Silly Bandz Suits Show Marketers Need to Protect Against Misuse

As Social Media Erodes Trademark Protection, Some Companies Really May Not Own Their Brands

By Published on .

BATAVIA, Ohio ( -- Marketers no longer own their brands in the age of social, or so the saying often goes. That could become true for some brands in a legal sense, thanks to the casual way people treat brand names in social media -- an issue highlighted by recent efforts from the marketer of Silly Bandz to preserve its trademark.

The Silly Bandz website.
The Silly Bandz website.
BCP Imports, which makes the wildly popular kiddie bracelets, has filed suit in the U.S. District Court for the Northern District of Ohio against four competitors or retailers, including Walmart Stores, in recent weeks to protect its trademark or trade dress. But widespread use -- and misuse -- of the brand name in social media could work against Silly Bandz in court, according to some intellectual-property attorneys.

Social-media use and misuse of the brand isn't a factor in the most prominent case against Walmart, where BCP alleges the retailer is selling products that infringe on Silly Bandz trade dress or product concepts rather than brand names. A Walmart spokesman said, "The wrist bands we sell are supplied by several companies, and we are looking into this further."

But in other cases against operators of websites or competitors with close-sounding brand names, BCP is charging infringement of the word mark. That's where social media comes in.

Becoming a generic term
When people use a trademark as a generic term, it can be evidence the name has lost the distinctiveness that warrants trademark protection. A Google search shows "Silly Bandz" used about 20% of the time as "silly bands" rather than by the proper trademarked name.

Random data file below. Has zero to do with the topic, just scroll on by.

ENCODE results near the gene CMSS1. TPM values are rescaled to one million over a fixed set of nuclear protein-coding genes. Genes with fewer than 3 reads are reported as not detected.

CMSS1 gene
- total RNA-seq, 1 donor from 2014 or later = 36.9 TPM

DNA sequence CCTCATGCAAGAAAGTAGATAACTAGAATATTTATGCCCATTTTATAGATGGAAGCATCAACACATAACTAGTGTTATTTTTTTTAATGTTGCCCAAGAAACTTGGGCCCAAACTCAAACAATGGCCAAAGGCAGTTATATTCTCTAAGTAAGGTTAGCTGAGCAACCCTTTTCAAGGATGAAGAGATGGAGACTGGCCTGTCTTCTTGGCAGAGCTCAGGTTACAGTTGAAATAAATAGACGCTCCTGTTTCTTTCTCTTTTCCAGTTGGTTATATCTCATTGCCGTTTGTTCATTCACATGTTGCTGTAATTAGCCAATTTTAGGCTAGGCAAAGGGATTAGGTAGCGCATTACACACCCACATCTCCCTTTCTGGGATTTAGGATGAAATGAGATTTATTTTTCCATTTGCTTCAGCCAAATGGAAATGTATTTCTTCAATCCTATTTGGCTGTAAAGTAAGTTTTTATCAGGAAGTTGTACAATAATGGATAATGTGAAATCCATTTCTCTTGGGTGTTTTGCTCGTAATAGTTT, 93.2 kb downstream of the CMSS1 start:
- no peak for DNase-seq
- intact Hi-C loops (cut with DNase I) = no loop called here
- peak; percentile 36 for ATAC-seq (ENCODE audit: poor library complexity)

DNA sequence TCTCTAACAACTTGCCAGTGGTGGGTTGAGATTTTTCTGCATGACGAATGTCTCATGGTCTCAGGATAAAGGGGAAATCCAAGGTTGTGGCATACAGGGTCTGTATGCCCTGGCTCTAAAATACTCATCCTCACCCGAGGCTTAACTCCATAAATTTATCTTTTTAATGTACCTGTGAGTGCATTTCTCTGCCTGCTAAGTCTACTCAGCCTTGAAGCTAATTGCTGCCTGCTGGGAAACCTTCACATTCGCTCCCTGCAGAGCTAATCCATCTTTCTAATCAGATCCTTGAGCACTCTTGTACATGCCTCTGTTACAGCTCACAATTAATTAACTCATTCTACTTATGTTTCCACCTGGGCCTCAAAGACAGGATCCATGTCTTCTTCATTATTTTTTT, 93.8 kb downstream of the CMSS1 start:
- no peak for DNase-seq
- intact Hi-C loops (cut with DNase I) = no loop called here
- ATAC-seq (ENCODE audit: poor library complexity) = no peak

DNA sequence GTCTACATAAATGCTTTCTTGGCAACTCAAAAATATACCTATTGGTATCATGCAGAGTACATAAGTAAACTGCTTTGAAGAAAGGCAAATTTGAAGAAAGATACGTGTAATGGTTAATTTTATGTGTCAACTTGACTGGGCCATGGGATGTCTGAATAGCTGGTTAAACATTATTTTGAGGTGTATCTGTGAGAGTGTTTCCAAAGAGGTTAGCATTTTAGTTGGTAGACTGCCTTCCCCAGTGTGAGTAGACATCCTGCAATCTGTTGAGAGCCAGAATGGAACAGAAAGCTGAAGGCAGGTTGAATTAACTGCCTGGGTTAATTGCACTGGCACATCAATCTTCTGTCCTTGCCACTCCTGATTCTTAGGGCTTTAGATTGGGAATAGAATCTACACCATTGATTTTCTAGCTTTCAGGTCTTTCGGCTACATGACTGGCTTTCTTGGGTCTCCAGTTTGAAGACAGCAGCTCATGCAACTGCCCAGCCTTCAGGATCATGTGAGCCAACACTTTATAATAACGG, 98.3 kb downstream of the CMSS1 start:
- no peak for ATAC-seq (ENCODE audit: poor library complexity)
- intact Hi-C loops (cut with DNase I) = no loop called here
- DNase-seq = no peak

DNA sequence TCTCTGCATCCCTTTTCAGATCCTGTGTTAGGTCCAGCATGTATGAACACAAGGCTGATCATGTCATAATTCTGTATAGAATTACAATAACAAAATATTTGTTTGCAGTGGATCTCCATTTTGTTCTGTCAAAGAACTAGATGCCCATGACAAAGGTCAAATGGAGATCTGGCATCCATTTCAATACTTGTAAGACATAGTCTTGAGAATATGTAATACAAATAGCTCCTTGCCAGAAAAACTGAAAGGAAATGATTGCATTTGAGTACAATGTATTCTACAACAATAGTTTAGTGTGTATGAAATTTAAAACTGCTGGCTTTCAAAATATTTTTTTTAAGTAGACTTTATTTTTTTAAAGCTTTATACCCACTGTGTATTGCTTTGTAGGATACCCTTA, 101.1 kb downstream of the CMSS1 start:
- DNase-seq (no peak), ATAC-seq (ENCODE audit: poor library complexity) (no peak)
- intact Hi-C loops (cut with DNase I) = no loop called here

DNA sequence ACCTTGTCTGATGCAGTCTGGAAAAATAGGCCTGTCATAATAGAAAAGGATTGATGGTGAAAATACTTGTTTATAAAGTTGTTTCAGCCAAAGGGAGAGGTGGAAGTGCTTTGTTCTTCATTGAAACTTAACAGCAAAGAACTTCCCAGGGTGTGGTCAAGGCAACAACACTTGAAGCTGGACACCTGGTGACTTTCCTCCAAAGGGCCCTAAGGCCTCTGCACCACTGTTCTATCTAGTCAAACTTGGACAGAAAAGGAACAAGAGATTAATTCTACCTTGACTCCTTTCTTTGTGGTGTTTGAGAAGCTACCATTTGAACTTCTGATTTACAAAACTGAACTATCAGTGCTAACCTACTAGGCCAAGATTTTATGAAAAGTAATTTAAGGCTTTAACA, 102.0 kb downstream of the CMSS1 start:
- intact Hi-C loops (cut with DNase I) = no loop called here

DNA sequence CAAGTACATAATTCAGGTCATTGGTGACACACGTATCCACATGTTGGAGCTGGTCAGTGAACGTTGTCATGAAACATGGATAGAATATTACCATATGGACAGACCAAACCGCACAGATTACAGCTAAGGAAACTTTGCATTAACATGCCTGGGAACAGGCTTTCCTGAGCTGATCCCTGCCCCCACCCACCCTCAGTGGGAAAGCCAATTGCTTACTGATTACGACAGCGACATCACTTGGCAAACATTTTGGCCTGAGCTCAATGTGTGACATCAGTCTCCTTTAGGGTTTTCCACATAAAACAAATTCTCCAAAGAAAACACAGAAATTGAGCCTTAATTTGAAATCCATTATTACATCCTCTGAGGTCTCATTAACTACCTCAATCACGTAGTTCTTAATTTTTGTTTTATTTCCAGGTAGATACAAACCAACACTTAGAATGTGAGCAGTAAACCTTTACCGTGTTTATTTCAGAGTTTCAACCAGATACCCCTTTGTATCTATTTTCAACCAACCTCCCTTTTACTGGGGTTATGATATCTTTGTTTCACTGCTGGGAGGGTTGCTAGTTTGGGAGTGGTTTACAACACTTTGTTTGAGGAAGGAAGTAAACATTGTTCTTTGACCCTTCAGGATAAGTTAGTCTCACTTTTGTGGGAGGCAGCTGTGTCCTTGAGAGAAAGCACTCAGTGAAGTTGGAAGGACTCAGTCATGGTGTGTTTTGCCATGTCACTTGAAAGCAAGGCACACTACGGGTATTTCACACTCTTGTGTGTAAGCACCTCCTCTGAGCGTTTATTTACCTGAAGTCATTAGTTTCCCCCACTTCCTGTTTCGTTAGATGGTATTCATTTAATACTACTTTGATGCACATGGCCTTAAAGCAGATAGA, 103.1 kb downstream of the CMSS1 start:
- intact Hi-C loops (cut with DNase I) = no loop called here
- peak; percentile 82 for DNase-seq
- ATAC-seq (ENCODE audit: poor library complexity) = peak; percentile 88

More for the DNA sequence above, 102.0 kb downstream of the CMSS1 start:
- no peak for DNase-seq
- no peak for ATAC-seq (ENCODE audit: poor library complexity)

"There's no question that if I'm an attorney on the wrong end of an infringement suit, I'm going to be doing a heck of a lot of searching to bring into evidence every single example I can find of a person using the mark as a non-proprietary term," said Julia Matheson, an intellectual property lawyer with the law firm Finnegan in Washington. "If the only communication you have with the public is through viral marketing and you are not doing anything to correct the misperception, the risk is much higher."

BCP's attorney, Richard MacMillan, of the Toledo firm MacMillan Sobanski & Todd, said that while he recognizes social-media misuse poses risks to trademarks, he believes the company has very strong cases and will prevail.

"A lot of people are using the term 'Silly Bandz' wrongfully as part of their trademark, and that's just simple infringement," he said.

He expects defendants to argue misuse of the term in social media is evidence the trademark has lost its distinctiveness. But he said the fact that the U.S. Trademark Office registered the trademark only this year, and after substantial review, strongly argues against that.

Old rules no longer apply
Vigorous trademark defenders such as Kimberly-Clark Corp., which once focused mainly on ads in journalism trade publications to protect the Kleenex trademark from those who would use it as a generic description of facial tissues, have more recently focused on social media. Last year K-C launched an online display ad campaign to discourage improper use of the Kleenex name.

Such efforts can shore up trademark protection, Ms. Matheson said, but it's not practical to send cease- and-desist letters to everyone who uses a brand name improperly on Twitter.

"It's very hard to educate the public and not offend people," she said. "The way people dash off correspondence online, all the old rules of careful use of a mark really don't apply anymore. You're dealing with the public using your mark however they're going to use your mark."

In this article:
Most Popular